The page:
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The Future of Air Conditioning: It’s All About Efficiency and Comfort

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Last Updated on June 25, 2015


What do you consider most important about your air conditioning system? That probably depends on your perspective. If you happen to work for the EPA, it’s energy use. If you’re a facilities manager, it’s reliability. Business owners usually care most about the cost. Employees and customers care about comfort.

In the past, these concerns have sometimes been mutually exclusive. To get the most energy-efficient units, you had to shell out a lot of cash, and in some cases you had to sacrifice some cooling power to get the energy savings. And buying a more expensive system did not necessarily guarantee reliability.

But things are changing. Federal energy-efficiency standards due to take effect in 2016 have put pressure on equipment manufacturers to develop new technology, and have made changes to the way system performance is evaluated. These changes have led to innovative designs that not only save energy and reduce costs, but provide enhanced comfort with reduced humidity and more consistent temperatures. The bottom line: you can buy a system that will make everyone happy!

If you expect to be in the market for a new air conditioning system sometime in the coming couple of years, it’s to your advantage to be aware of the following new features and energy-efficiency ratings.

IEEE: Why partial load efficiency is a better performance measurement

If you’ve ever examined the sales literature for a new air conditioning system, you’ve probably been bewildered by all the acronyms. Here’s a simple explanation of the various measurement ratings.


For decades, the standard performance measurement was something called EER, or Energy Efficiency Ratio. It’s a measurement of the cooling created for the amount of power used. The problem with EER is that it’s calculated based on a continuous peak load, typically an outside temperature of 95 degrees and 50% humidity. Most air conditioners are not running at peak load all the time, so these numbers can be misleading.


A better standard of measurement is the SEER rating, or Seasonal Energy Efficiency Ratio. This measurement takes into account varying temperatures during the cooling season, so it’s a more accurate way to judge the energy efficiency of the unit.


The best and most accurate way to measure the cooling power of an air conditioner for the amount of power consumed is called IEER, or Integrated Energy Efficiency Ratio. This measurement uses a weighted average of the unit’s efficiency at various capacities and under different conditions. The new energy-efficiency standards are focusing on this measurement, since most systems are usually running between 50 and 70 percent load capacity.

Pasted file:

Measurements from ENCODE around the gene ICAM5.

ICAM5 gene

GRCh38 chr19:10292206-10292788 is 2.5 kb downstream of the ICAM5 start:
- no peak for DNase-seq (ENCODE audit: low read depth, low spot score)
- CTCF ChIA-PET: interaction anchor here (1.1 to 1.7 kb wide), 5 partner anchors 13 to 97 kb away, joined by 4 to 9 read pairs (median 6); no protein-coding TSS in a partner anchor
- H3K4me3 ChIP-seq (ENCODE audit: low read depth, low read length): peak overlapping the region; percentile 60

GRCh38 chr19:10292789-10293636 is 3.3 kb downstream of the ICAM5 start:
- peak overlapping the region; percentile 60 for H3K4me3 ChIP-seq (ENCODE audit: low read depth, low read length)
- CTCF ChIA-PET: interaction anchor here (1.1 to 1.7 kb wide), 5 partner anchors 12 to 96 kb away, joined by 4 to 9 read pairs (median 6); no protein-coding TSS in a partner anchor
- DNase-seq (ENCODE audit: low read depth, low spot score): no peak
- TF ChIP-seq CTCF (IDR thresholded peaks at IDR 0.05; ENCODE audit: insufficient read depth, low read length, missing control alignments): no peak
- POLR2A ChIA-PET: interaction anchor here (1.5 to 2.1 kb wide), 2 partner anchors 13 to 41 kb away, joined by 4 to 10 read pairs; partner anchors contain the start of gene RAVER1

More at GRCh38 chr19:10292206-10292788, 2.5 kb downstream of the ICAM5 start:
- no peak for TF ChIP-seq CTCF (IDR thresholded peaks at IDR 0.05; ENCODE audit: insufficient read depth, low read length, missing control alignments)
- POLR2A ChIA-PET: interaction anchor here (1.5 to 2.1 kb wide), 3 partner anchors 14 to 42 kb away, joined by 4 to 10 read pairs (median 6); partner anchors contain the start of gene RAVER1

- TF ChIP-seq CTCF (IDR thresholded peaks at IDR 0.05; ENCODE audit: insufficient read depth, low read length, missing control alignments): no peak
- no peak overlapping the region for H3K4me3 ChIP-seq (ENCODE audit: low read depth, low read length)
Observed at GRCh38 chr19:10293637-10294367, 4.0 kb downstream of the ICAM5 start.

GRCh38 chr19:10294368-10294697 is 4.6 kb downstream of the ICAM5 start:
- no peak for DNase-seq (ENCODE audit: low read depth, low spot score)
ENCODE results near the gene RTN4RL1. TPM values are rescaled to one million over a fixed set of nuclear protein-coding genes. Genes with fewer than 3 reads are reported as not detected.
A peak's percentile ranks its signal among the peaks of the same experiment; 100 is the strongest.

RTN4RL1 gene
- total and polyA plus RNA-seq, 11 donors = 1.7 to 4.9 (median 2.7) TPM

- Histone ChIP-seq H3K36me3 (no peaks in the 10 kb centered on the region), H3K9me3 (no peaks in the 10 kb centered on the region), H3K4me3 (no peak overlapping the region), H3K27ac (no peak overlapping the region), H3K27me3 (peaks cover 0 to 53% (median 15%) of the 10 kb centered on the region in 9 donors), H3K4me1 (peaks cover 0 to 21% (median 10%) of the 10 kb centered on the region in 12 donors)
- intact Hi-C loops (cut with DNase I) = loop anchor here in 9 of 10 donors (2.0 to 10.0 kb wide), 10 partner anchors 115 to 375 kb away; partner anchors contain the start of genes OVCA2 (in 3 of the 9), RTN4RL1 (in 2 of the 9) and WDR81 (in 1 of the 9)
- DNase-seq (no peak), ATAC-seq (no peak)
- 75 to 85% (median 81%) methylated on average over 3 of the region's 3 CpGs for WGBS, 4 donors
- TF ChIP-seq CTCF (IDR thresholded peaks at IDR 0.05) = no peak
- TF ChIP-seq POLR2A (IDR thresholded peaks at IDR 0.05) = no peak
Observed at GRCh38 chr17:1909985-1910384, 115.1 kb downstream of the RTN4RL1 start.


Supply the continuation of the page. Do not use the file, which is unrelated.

In the New York City area, our climate is variable and other conditions like pollution and building usage can greatly impact the load on the air conditioning system. Therefore, be sure to look for the IEER rating when evaluating new systems. Never compare an EER to an IEER rating, which is like comparing apples to oranges and won’t be an accurate correlation.

New compressor technologies to enhance comfort while using less energy

When you’re perusing that sales literature, be on the lookout for these new energy-saving features that are just as kind to your building occupants are they are to your wallet.

Variable speed compressors

As the name implies, this feature allows the compressor to operate at a range of different speeds, depending on the system load. The design allows for less cycling, lower noise, and improved dehumidification, especially under light load conditions. These units are built for reliable operation and offer significant energy savings.

Tandem compressors

This feature, used in light commercial package, split and rooftop air conditioning systems, uses multiple compressors working together to improve energy-efficiency and temperature consistency. When the system is under a lighter load and less cooling is required, each compressor can be independently turned on and off to save energy, reduce noise and cycling, and increase the longevity of the system.

When you’re in the market for a new air conditioning system, it pays to be well-informed about the latest technology, to be sure you’re getting the right system for your needs. If you’re confused by all the technical jargon, and looking for a vendor that can provide reliable expertise and easy-to-understand answers to all your questions, download a copy of our white paper, Contract Confidence: Transitioning to a New HVAC Service Provider. This guide aims to help you evaluate your needs and find the best solution for your business and your budget.

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